Friday, 25 March 2011
The Total Flanker Guide to: Scoring Tries
Try-scoring, you see, is a topic of which I have certain experience although, admittedly, much of that experience does date back to the Mesozoic era.
Between the ages of 15 and 19 my ability to cross the whitewash with some regularity was based largely on 2 factors: (1) being big, fast and fit; and (2) not really having a clue what I was doing.
So, whether I was playing 2nd row or back row, or occasionally when I was made to play in the backs, my game was mostly based on charging around the field following the play and invariably turning up in the right place at the right time to take a scoring pass (and, naturally, take all the credit). The truth was that I didn’t really know what I was supposed to be doing and so just did what came naturally (more or less). Very Ashton-esque (minus the idiotic dives), even if I do say so myself.
Graduating to adult rugby largely put paid to all that. Exposure to coaching meant that I had to learn my role and, as I ended up playing mostly at openside flanker, as far as I could make out my role mostly involved scrabbling around on the floor trying to secure possession. Consequently I troubled A&E far more regularly than I troubled the scoreboard. At least that’s my excuse and I’m sticking to it.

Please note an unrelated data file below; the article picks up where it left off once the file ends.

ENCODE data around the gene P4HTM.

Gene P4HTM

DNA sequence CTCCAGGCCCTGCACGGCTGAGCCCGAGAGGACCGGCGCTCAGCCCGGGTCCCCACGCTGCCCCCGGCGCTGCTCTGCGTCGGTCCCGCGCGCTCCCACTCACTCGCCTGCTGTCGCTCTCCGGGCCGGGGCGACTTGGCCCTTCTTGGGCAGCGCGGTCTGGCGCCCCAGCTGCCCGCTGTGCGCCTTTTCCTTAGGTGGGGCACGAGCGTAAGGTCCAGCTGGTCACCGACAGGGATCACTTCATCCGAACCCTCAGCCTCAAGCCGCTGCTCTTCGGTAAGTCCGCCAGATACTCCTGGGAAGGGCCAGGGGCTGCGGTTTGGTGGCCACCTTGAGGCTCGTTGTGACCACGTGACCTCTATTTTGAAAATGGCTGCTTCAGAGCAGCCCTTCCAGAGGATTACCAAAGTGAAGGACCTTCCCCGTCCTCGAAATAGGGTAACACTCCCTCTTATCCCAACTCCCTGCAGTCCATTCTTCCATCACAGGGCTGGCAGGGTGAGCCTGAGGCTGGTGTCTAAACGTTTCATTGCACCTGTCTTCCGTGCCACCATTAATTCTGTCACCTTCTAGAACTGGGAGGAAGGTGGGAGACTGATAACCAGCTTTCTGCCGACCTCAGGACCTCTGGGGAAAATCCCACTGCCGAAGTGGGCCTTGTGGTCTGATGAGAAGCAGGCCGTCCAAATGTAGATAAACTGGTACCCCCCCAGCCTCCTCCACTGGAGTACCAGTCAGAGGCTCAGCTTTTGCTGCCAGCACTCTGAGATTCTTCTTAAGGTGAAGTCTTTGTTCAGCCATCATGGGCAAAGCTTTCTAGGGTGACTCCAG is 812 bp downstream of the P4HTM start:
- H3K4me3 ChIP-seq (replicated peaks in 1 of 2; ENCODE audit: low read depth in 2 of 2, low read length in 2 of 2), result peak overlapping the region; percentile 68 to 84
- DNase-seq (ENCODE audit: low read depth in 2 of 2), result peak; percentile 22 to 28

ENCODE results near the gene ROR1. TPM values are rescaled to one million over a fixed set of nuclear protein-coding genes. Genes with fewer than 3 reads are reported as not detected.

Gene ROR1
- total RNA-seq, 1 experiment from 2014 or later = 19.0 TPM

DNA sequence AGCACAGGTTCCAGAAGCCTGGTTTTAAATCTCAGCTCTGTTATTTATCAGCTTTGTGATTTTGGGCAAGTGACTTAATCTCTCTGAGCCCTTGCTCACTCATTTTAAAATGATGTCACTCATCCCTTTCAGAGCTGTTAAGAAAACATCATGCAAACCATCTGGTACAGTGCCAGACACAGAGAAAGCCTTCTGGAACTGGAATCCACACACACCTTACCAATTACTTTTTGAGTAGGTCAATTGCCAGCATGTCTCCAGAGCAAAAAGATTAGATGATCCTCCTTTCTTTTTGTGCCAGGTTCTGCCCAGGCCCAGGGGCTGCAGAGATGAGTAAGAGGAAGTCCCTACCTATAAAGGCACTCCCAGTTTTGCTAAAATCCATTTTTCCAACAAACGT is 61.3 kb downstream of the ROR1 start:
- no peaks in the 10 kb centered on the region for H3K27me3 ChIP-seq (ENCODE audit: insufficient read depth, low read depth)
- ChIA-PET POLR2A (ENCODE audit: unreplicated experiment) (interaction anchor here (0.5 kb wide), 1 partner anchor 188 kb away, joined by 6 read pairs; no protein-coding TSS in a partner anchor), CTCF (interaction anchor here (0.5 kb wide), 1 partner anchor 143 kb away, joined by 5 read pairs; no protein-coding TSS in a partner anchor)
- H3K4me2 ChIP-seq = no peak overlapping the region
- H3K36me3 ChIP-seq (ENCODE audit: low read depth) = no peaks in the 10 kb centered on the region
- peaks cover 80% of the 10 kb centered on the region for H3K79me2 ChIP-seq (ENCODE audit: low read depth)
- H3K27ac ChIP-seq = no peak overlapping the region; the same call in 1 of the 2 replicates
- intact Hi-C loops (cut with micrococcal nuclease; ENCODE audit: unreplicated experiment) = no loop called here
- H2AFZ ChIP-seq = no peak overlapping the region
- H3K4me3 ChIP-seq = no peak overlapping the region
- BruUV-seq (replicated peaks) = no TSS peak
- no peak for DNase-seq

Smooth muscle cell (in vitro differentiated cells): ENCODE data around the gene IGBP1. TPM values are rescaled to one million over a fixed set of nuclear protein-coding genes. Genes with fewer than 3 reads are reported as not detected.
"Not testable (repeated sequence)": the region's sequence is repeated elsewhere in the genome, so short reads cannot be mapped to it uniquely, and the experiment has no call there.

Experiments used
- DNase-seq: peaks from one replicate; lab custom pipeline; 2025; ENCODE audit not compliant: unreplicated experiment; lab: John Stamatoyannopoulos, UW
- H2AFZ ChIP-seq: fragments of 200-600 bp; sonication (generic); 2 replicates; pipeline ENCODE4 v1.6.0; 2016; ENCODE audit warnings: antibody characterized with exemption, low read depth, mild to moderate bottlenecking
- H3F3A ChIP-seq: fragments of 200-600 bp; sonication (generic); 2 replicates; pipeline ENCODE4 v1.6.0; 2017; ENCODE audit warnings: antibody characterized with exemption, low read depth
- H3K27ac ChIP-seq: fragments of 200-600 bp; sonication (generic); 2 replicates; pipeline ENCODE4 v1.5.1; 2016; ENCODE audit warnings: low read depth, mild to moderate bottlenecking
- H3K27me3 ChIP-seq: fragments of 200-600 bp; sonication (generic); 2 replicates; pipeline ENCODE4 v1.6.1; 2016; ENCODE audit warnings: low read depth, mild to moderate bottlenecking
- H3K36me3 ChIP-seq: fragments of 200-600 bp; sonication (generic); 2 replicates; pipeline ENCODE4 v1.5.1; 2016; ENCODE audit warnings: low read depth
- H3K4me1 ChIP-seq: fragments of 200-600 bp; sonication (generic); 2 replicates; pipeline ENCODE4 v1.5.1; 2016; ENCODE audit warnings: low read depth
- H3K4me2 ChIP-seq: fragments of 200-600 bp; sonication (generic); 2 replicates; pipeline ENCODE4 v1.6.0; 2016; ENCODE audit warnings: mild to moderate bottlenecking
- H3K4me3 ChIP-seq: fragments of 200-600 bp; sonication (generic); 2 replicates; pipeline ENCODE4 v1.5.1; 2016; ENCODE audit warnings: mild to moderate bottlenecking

Vets rugby has seen the pendulum swing the other way. I’d like to say that the (admittedly limited) try-scoring success that I’ve enjoyed since my much heralded return to the game has owed everything to the appliance of years of hard-earned experience. I’d like to say that but I can’t. The truth, I fear, is that the gravitational pull exerted by my ever-expanding girth has had the effect of pulling play towards me, no matter where I stand. Strange but true. It’s the appliance of science, no less.
So, what conclusions can budding try-scorers draw from the above potted history of my playing career?
1. Avoid coaching like the plague - ignorance of what it is you’re supposed to doing is vital if you’re to turn up unexpectedly in a try-scoring position (the alternative is that you just end up doing what you’re supposed to and that’s no fun at all); and
2. In the absence of pace and fitness, get fat, stand still and watch the play gravitate towards you. The closer you can stand to the tryline, the better (for obvious reasons).
Err, that’s it. Hope it helps.